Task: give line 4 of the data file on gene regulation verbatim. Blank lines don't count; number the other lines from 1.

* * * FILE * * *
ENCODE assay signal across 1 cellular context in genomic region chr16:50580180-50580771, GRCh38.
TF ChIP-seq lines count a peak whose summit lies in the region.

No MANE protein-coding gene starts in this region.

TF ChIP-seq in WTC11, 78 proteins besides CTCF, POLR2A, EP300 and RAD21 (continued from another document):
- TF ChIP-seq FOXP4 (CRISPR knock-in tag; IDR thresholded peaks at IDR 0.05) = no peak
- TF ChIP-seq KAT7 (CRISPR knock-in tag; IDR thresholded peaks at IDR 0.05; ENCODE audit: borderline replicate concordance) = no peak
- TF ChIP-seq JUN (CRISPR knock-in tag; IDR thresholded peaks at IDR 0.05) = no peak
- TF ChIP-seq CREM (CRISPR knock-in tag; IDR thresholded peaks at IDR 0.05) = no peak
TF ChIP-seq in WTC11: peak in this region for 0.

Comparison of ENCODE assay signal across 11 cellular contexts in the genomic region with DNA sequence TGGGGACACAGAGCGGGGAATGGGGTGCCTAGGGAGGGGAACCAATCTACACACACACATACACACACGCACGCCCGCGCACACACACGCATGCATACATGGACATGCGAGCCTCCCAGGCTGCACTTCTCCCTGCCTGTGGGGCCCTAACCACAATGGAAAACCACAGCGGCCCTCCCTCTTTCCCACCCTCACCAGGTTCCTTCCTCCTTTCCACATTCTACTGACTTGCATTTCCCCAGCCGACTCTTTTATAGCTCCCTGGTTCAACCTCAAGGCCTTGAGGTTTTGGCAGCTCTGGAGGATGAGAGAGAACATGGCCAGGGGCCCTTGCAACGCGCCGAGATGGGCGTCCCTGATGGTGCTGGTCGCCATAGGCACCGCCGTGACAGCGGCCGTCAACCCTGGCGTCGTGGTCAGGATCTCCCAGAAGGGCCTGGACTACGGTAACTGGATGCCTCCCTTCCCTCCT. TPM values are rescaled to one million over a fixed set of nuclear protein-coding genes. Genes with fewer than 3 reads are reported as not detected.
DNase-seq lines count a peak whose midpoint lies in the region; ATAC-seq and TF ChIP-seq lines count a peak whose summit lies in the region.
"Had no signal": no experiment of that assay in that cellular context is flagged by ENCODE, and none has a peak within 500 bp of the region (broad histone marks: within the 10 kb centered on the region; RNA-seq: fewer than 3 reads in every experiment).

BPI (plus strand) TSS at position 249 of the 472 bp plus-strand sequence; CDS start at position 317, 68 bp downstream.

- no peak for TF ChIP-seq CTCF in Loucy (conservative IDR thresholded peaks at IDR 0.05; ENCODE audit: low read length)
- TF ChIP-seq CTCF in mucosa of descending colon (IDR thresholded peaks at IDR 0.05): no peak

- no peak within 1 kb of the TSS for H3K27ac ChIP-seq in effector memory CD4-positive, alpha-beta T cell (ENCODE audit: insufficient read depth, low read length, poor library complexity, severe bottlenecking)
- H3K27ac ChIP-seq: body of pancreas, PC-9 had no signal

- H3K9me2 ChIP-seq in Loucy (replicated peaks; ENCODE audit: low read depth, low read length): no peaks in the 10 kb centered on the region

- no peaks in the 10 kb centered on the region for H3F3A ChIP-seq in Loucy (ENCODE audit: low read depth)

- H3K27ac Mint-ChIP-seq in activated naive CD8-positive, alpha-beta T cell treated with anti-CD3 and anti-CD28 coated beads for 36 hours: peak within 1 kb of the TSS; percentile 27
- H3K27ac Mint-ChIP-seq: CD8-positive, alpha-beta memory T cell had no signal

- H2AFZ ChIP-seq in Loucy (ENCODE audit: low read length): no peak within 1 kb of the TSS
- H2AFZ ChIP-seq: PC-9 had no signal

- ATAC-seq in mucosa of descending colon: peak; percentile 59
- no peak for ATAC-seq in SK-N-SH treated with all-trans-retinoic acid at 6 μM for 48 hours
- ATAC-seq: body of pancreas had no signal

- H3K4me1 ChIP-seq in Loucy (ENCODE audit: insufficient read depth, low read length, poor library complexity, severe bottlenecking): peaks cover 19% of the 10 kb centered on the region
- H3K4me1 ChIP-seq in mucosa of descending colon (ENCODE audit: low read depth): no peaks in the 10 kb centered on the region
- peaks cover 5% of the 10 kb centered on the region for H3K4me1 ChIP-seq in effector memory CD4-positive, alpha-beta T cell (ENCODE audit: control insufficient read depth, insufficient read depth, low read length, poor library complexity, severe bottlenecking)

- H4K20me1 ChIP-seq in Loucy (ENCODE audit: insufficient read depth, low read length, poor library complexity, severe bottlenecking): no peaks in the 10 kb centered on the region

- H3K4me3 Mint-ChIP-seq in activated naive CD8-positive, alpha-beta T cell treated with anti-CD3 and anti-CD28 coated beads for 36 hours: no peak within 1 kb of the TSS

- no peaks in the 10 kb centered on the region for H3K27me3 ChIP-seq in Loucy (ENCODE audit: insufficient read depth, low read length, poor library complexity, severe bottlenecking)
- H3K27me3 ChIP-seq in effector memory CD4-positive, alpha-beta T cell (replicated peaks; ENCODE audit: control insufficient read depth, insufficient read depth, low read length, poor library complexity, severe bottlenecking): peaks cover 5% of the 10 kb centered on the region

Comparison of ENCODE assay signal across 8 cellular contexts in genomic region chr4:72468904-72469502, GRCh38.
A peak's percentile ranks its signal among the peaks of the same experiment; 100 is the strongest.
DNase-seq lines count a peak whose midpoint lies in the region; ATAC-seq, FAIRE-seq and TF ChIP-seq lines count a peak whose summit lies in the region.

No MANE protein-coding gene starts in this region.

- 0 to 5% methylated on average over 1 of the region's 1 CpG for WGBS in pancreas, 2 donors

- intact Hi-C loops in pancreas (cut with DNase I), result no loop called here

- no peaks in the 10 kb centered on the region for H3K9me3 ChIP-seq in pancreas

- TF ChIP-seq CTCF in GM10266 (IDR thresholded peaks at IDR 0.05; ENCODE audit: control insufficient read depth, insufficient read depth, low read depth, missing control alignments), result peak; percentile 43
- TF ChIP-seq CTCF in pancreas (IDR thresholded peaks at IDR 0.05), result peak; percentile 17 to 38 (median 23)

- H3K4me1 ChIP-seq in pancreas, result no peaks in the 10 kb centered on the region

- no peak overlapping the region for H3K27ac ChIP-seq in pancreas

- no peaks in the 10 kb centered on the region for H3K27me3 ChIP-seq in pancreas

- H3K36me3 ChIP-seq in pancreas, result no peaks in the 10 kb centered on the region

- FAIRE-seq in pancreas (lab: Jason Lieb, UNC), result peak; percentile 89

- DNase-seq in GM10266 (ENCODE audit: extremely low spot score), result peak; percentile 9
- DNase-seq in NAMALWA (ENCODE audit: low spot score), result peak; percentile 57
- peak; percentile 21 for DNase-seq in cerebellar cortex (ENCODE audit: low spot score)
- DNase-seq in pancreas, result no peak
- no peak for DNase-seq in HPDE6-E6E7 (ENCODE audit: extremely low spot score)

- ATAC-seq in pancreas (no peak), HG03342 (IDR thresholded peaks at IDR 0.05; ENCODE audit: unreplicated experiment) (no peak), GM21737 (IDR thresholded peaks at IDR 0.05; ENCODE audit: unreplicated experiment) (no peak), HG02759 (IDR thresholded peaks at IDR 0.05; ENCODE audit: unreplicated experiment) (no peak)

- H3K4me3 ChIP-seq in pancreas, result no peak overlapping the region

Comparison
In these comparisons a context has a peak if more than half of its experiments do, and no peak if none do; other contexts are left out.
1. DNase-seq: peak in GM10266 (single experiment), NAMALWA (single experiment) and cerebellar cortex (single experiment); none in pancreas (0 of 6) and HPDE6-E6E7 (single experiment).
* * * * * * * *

TF ChIP-seq in WTC11, 78 proteins besides CTCF, POLR2A, EP300 and RAD21 (continued from another document):